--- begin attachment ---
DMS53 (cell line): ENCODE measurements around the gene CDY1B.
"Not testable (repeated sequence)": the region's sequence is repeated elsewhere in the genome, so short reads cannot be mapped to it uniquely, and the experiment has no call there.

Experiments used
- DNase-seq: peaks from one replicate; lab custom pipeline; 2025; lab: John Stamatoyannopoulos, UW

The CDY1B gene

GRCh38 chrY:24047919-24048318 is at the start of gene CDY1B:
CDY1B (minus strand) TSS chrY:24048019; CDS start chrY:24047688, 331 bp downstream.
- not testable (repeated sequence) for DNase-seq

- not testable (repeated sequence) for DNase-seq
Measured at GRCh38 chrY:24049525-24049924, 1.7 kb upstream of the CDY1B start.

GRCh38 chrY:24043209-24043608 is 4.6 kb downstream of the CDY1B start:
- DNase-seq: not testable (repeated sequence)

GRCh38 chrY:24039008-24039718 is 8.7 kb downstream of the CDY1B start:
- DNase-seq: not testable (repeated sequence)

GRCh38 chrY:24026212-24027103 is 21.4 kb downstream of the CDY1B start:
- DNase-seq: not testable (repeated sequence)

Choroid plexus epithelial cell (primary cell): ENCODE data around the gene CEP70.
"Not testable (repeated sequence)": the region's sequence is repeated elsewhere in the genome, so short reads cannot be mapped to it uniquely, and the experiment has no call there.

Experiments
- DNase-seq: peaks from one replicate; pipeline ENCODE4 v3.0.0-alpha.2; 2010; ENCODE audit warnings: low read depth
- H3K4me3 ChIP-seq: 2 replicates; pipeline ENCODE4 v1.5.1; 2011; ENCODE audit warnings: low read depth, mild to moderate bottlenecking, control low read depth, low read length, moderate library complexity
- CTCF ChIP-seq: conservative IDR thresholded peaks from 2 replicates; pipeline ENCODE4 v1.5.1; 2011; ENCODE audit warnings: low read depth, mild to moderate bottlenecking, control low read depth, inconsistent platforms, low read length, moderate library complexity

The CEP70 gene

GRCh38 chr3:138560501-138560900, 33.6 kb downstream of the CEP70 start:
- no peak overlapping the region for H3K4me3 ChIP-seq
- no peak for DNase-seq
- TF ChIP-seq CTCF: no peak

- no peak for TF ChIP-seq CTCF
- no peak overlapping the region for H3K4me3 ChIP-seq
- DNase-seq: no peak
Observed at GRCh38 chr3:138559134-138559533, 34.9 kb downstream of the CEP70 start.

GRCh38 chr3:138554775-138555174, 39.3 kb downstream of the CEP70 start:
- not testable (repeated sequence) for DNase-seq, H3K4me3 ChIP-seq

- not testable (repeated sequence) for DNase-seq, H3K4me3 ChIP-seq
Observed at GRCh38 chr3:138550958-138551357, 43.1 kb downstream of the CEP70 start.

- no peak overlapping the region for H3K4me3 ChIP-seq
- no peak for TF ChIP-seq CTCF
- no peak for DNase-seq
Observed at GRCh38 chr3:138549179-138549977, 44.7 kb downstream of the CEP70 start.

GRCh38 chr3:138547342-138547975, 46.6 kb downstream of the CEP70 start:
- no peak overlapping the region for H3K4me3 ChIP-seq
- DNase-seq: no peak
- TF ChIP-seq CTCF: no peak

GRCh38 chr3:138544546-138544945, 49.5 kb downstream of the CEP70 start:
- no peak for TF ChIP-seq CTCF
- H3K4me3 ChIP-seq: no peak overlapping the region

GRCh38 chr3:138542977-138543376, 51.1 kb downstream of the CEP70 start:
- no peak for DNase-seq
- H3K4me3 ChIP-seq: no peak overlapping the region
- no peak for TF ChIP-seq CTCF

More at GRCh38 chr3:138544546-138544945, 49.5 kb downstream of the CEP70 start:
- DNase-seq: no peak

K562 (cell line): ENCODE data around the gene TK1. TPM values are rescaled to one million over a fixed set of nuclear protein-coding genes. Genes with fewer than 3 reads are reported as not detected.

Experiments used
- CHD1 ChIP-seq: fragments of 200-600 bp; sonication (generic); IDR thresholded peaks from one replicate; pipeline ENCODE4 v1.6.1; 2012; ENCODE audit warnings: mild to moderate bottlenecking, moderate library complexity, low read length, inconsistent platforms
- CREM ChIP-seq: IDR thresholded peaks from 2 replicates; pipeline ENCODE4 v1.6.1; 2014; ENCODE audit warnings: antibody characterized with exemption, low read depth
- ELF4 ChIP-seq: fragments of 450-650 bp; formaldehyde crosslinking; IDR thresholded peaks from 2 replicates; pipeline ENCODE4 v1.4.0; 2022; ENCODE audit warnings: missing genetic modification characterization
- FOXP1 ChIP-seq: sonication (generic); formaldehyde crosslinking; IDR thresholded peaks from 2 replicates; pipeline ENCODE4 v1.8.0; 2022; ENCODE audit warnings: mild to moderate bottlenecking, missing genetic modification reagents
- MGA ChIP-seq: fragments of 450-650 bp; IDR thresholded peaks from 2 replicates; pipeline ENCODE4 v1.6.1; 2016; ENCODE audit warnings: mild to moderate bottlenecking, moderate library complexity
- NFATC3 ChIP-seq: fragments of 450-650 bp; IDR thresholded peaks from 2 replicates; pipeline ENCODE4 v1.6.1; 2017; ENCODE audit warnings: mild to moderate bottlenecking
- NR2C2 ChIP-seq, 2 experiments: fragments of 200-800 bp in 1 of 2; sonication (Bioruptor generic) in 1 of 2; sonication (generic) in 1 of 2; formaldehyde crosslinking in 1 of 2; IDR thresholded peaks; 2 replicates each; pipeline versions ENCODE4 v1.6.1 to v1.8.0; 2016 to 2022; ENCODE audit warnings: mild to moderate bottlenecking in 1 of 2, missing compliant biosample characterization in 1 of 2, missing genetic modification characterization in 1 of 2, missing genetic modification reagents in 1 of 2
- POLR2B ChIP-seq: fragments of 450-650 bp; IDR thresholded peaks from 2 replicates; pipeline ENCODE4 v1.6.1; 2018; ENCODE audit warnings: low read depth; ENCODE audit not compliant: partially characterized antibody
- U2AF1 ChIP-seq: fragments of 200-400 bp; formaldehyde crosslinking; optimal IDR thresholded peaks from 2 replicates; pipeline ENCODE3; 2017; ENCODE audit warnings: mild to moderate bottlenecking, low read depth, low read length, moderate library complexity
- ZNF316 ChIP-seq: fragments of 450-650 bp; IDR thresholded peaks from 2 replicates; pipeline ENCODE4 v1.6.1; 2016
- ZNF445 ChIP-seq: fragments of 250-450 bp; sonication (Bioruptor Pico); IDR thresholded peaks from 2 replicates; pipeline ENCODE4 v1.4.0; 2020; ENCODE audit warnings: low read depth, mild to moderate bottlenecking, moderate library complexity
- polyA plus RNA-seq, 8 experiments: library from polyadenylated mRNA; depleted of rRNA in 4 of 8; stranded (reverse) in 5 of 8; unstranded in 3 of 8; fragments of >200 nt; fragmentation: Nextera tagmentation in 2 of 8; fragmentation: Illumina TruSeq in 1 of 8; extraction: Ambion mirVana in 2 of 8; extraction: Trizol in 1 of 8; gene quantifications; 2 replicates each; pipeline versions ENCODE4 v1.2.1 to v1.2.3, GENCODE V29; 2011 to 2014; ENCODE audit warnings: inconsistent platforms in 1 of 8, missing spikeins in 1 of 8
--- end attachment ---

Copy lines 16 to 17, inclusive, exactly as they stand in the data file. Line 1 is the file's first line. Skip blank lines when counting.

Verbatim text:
- DNase-seq: not testable (repeated sequence)

Choroid plexus epithelial cell (primary cell): ENCODE data around the gene CEP70.